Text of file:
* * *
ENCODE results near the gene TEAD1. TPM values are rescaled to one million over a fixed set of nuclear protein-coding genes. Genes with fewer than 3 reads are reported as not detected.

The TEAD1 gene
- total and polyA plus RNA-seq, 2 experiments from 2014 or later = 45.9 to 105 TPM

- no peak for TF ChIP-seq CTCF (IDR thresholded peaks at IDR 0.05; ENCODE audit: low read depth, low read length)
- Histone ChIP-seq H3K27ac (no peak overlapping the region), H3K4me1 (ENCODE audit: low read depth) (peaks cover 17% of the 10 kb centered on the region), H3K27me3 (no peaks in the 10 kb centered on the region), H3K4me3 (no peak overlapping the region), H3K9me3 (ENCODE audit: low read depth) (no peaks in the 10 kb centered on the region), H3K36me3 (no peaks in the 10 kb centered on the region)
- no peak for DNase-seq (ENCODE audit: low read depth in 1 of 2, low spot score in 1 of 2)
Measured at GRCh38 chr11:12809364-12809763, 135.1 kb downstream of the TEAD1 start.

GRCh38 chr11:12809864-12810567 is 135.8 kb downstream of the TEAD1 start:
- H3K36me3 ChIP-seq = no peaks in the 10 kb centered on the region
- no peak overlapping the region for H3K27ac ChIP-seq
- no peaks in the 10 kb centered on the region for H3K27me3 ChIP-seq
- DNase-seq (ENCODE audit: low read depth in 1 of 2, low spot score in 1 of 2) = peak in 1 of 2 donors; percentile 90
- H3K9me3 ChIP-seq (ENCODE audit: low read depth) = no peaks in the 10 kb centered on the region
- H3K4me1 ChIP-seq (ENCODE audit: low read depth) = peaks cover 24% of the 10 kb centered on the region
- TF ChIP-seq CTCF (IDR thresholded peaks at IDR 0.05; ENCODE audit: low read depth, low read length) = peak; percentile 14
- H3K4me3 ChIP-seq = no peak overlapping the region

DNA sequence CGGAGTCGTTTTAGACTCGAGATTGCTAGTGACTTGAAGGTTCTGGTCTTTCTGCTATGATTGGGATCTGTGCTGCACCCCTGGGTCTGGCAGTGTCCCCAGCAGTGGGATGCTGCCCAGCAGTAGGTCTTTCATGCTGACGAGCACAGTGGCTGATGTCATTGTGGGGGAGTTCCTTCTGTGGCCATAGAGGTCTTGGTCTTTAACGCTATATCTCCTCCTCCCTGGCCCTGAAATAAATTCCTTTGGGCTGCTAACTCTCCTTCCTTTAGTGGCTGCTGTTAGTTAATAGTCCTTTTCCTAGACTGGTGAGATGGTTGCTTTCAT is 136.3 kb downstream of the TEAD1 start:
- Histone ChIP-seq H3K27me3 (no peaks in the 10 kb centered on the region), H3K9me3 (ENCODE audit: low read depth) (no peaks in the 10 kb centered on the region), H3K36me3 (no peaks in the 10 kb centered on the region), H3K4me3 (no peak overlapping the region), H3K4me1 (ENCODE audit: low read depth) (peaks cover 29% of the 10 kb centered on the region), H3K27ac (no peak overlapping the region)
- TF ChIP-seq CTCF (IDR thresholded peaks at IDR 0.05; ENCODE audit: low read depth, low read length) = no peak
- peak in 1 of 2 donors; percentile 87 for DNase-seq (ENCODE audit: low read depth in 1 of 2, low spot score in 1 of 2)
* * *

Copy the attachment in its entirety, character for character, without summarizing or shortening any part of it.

ENCODE results near the gene TEAD1. TPM values are rescaled to one million over a fixed set of nuclear protein-coding genes. Genes with fewer than 3 reads are reported as not detected.

The TEAD1 gene
- total and polyA plus RNA-seq, 2 experiments from 2014 or later = 45.9 to 105 TPM

- no peak for TF ChIP-seq CTCF (IDR thresholded peaks at IDR 0.05; ENCODE audit: low read depth, low read length)
- Histone ChIP-seq H3K27ac (no peak overlapping the region), H3K4me1 (ENCODE audit: low read depth) (peaks cover 17% of the 10 kb centered on the region), H3K27me3 (no peaks in the 10 kb centered on the region), H3K4me3 (no peak overlapping the region), H3K9me3 (ENCODE audit: low read depth) (no peaks in the 10 kb centered on the region), H3K36me3 (no peaks in the 10 kb centered on the region)
- no peak for DNase-seq (ENCODE audit: low read depth in 1 of 2, low spot score in 1 of 2)
Measured at GRCh38 chr11:12809364-12809763, 135.1 kb downstream of the TEAD1 start.

GRCh38 chr11:12809864-12810567 is 135.8 kb downstream of the TEAD1 start:
- H3K36me3 ChIP-seq = no peaks in the 10 kb centered on the region
- no peak overlapping the region for H3K27ac ChIP-seq
- no peaks in the 10 kb centered on the region for H3K27me3 ChIP-seq
- DNase-seq (ENCODE audit: low read depth in 1 of 2, low spot score in 1 of 2) = peak in 1 of 2 donors; percentile 90
- H3K9me3 ChIP-seq (ENCODE audit: low read depth) = no peaks in the 10 kb centered on the region
- H3K4me1 ChIP-seq (ENCODE audit: low read depth) = peaks cover 24% of the 10 kb centered on the region
- TF ChIP-seq CTCF (IDR thresholded peaks at IDR 0.05; ENCODE audit: low read depth, low read length) = peak; percentile 14
- H3K4me3 ChIP-seq = no peak overlapping the region

DNA sequence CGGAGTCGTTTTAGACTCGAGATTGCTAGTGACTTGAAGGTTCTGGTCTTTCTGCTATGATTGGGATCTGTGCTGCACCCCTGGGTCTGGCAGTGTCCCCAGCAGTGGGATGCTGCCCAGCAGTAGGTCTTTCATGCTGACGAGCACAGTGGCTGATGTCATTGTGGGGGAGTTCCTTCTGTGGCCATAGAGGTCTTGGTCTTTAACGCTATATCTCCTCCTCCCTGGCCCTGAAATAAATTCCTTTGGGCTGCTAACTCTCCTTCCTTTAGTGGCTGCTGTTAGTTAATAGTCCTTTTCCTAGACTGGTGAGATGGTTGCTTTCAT is 136.3 kb downstream of the TEAD1 start:
- Histone ChIP-seq H3K27me3 (no peaks in the 10 kb centered on the region), H3K9me3 (ENCODE audit: low read depth) (no peaks in the 10 kb centered on the region), H3K36me3 (no peaks in the 10 kb centered on the region), H3K4me3 (no peak overlapping the region), H3K4me1 (ENCODE audit: low read depth) (peaks cover 29% of the 10 kb centered on the region), H3K27ac (no peak overlapping the region)
- TF ChIP-seq CTCF (IDR thresholded peaks at IDR 0.05; ENCODE audit: low read depth, low read length) = no peak
- peak in 1 of 2 donors; percentile 87 for DNase-seq (ENCODE audit: low read depth in 1 of 2, low spot score in 1 of 2)